Stew has been around for a long time. It was featured in the Roman cookbook "Apicius" that may date from the first century B.C., and it's also mentioned in the Hebrew Bible. In all likelihood, its real origins are concealed somewhere in prehistory, when men were swinging clubs and making stew in animal stomachs or modified turtle shells. Actually, the concept is pretty simple. Mix together a few ingredients, including a tough piece of meat that has a lot of connective tissue, and let it all cook under low heat for hours with some liquid and whatever spices you have lying around [source: Food Reference]. What could be easier?
Stew is Practical
Over the centuries, recipes have come and gone, but stew, in one form or another, is an enduring favorite. One reason for its continued presence on the menu is its practicality.
Stew makes the best use of difficult ingredients, including tough cuts of meat, fibrous root vegetables, and tasteless grains and legumes. With the addition of water, vegetable juices, wine, or even hard liquor, stew creates a thick broth that will disguise the flavor of meat that's starting to go bad. The sauce can also alter the taste of other ingredients, making them seem meatier and more satisfying. As the connective tissues in stew meat start to break down, they release a gelatin that thickens and enriches the sauce, producing a silkier and more substantial mouth feel. These textural differences, and the larger size of the cut meats and vegetables, are a couple of the things that distinguish stew from soup.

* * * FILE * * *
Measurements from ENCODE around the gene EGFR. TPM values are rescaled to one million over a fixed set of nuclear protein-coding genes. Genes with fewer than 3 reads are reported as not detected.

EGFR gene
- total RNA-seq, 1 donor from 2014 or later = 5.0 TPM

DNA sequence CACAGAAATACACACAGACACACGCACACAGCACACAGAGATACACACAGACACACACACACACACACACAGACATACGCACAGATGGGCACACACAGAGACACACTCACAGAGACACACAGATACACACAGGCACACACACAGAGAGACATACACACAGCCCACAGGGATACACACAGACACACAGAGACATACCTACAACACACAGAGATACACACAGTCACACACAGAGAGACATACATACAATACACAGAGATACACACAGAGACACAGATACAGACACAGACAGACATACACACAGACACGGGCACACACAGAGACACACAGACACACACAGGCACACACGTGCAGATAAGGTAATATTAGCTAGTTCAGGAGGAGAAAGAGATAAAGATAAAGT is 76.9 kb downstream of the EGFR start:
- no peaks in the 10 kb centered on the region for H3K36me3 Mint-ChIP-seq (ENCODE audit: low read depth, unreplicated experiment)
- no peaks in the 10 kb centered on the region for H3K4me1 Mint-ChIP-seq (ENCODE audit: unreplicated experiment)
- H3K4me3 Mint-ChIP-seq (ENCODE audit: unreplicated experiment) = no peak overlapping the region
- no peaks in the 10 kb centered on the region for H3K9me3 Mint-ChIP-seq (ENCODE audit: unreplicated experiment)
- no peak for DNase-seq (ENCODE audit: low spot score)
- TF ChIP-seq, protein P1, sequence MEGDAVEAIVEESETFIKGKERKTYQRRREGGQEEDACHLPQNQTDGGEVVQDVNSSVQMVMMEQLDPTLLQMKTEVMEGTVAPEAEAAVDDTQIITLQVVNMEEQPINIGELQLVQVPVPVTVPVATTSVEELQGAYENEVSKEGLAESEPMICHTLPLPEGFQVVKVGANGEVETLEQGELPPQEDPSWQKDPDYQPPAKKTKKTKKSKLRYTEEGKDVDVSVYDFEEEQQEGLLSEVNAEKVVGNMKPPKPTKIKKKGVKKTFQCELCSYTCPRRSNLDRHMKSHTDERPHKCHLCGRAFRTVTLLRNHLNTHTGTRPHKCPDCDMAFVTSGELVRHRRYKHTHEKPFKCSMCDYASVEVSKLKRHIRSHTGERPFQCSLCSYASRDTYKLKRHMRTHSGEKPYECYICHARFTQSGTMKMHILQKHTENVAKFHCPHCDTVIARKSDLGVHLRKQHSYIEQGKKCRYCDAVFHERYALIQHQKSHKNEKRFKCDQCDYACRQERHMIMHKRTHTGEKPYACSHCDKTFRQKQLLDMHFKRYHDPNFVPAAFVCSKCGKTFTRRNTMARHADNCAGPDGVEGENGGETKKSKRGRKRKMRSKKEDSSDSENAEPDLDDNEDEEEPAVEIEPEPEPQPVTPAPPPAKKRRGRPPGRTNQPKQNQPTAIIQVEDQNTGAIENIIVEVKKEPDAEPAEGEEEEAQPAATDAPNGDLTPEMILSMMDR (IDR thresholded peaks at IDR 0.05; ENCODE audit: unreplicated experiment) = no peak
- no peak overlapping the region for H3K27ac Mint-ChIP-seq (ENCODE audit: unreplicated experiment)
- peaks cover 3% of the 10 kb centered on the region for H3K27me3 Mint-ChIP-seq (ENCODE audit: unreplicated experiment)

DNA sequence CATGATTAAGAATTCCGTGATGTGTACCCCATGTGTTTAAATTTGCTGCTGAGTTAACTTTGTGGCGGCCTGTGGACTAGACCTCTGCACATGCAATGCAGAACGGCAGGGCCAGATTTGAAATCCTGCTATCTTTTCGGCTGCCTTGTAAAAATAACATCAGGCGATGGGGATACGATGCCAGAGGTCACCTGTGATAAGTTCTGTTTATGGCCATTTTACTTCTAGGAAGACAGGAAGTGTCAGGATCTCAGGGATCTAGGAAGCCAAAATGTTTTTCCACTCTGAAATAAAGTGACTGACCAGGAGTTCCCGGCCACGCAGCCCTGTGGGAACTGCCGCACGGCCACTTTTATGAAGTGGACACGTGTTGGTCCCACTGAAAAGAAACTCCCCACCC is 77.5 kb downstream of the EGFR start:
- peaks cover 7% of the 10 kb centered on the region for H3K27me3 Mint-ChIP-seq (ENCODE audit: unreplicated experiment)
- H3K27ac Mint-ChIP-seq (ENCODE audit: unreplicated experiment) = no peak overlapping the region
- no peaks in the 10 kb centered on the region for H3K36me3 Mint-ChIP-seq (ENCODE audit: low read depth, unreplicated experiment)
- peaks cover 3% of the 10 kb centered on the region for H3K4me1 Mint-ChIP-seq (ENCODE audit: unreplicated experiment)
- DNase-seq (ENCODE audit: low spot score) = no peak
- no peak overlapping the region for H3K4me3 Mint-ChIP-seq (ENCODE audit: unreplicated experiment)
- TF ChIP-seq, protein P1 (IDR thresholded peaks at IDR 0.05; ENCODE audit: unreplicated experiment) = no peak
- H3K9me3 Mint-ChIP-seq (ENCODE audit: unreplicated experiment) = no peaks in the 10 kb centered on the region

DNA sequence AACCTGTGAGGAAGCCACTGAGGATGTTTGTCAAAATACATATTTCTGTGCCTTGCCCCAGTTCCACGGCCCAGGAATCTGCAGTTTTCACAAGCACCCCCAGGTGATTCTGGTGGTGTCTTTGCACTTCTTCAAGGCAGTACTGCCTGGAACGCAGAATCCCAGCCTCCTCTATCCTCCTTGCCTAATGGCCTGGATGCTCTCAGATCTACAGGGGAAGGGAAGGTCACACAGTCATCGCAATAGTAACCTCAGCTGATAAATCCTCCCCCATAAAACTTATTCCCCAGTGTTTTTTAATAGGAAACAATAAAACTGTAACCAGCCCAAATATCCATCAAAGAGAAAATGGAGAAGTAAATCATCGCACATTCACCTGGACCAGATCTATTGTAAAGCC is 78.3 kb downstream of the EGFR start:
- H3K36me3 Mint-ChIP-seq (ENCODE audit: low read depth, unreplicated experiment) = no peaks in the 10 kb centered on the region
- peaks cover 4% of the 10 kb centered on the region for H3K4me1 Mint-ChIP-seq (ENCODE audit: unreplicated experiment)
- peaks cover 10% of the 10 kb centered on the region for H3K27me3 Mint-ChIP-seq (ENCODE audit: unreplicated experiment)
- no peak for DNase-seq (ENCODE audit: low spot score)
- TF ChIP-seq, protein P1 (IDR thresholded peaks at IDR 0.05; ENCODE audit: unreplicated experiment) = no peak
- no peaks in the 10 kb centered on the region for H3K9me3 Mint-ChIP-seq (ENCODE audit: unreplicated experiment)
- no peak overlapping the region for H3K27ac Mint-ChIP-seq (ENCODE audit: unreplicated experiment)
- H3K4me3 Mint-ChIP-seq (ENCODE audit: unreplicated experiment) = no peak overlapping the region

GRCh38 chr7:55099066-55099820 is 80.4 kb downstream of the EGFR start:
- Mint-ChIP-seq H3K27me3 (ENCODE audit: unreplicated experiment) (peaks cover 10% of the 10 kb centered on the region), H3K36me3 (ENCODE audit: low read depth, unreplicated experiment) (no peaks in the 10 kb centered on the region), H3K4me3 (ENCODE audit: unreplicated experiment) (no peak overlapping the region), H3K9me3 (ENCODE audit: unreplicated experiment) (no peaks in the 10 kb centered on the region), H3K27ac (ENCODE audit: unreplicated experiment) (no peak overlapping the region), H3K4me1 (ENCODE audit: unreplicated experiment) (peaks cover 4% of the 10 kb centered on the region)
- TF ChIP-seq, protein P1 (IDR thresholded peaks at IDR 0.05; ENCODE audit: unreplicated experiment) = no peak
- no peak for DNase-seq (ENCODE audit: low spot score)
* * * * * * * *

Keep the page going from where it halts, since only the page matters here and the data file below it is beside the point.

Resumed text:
Stews can feed more with less, too. All that juice stretches portions and reduces food costs. For poor people throughout history, being able to eek out another meal from any available ingredients may have meant the difference between eating and going hungry.
Today, stew is still a practical choice. It's easy and inexpensive to make and feeds a crowd. It also stores well, travels well and works beautifully as either a lunch or dinner option.
Make a Stew Yourself and See
To make a flavorful, traditional stew, you need meat (fish and poultry work, too), low heat and time. The more mature the meat, the better. As animals age, their muscle tissue becomes tougher, but more flavorful. Stewing chickens and chewy cuts of beef, like chuck, are poor grilling choices but will produce succulent stews. What about the other ingredients? Well, meat does traditionally share space in stew with potatoes, mushrooms, tomatoes, squash or other seasonal edibles, but the sauce is the thing that pulls it all together, and that usually means adding some type of meat as a base.
Although you can use an iron pot in the oven or a nonstick pot on the stovetop, a slow cooker takes the guesswork out of making stew. It isn't uncommon to cook a stew on low heat for eight hours or more, and often overnight. Programmable slow cookers will automatically step down the heat after a preset cooking time has elapsed. Start with a simple recipe and add your own embellishments. Stew is a dish that shines when you incorporate regional produce and other ingredients, so let yourself go.
When folks start to feel a chill in the air every fall, stew begins popping up on restaurant menus and on grocery store shelves. It's an inexpensive winter favorite that's never out of fashion.